Crisis: Knowledge, History, Law | Workshop University of Kent 29 January 2015

Workshop Details and Registration

29 January 2016 from 9am, Darwin Conference Suite 3, University of Kent

Free, Registration requested via the following link:


Organizer: Thanos Zartaloudis (Kent Law School & AA School of Architecture)

Assistants: Michalis Zivanaris (PhD Candidate, Kent Law School) & Gian Giacomo Fusco (PhD Candidate, Kent Law School)

Funded by: Social Critiques of Law Research Group (Directors: Emilie Cloatre & Donatella Alessandrini) & Kent Law School, University of Kent, Canterbury, UK

Confirmed Speakers:

  • Janet Roitman (The New School for Social Research, New York)
  • Emanuele Coccia (Centre d’Histoire et Théorie des Arts (CEHTA — EHESS), Paris, and The Italian Academy for Advanced Studies in America, Columbia University)
  • Marika Rose (University of Durham, Department of Theology and Religion)
  • Anton Schütz (Birkbeck College, School of Law)
  • Esther Leslie (Birkbeck College, Department of English and Humanities)
  • Stathis Gourgouris (Columbia University, Classics, English; Institute for Comparative Literature and Society)
  • Ilias Papagianopoulos (University of Piraeus, International and European Studies)
  • Marina Lathouri (Architectural Association, London, School of Architecture & University of Cambridge, School of Architecture)
  • Bo Isenberg (Lund University, Faculty of Sociology)

We are told that we are “immersed” in crisis: European sovereign debt crisis, the subprime crisis in the United States, the crisis in Afghanistan, the crisis in Darfur, the crisis in the Congo, in Syria, in Cairo, in the Middle East, ecologic crisis and so forth (cf. Roitman), the modern city is crisis, nihilism is crisis and so forth. A bad infinity of crises amounting, in one view, to a ‘global crisis’ that forms a ‘surface effect’ in the reversal of the relation between humans and the world (Serres). To not just enter a moment of crisis, but to be in crisis raises then at first significant entry-level questions (i.e. Who decides whether there is ‘a crisis’? What are the outcomes of being in a permanent state of ‘crisis’? etc.)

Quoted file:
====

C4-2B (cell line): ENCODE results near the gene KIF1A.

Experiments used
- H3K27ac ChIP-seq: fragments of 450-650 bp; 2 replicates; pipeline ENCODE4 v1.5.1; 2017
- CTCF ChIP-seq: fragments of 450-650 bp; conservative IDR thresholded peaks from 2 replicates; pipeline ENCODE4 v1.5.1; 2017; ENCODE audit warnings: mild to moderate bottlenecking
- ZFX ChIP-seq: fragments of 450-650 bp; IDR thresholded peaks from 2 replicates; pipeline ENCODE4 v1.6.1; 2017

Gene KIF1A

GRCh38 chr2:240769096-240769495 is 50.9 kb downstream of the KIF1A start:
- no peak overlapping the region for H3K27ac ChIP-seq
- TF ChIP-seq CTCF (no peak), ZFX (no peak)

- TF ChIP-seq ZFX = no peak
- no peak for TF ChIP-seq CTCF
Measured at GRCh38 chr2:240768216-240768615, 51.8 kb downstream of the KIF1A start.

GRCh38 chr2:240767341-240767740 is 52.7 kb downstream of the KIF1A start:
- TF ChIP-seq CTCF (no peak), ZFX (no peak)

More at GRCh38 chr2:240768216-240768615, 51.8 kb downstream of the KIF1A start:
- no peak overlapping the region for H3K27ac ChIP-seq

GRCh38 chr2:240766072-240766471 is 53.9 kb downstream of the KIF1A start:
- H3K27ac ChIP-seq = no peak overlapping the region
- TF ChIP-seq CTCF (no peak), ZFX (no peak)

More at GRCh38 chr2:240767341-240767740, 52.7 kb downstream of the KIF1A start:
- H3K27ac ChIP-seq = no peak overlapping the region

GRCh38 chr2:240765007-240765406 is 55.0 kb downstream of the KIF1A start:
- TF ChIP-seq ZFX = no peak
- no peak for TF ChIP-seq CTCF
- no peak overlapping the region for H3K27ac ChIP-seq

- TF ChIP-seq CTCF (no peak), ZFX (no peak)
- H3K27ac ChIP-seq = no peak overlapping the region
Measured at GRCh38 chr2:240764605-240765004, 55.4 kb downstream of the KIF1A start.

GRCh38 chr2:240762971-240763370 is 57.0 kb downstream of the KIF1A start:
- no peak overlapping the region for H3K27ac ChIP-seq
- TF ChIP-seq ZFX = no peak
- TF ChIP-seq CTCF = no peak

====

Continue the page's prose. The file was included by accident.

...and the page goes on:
Yet at the same time it questions the peculiar nature of crisis as such: its paradoxical elevated status through conditioning normalcy while suspending it; and at the same time its endless encroachment over social processes and beings which, as time goes by, become tomorrow’s normalcy.

This workshop has invited papers by participants on a variety of approaches to the notion and experience of crisis. The aim of the workshop is to interrogate the notion of crisis across and against disciplinary approaches, with one eye set, inevitably, on the ‘contemporary’ situation, but with ever more attention to the intersections between crisis, knowledge, history and law in a wider sense.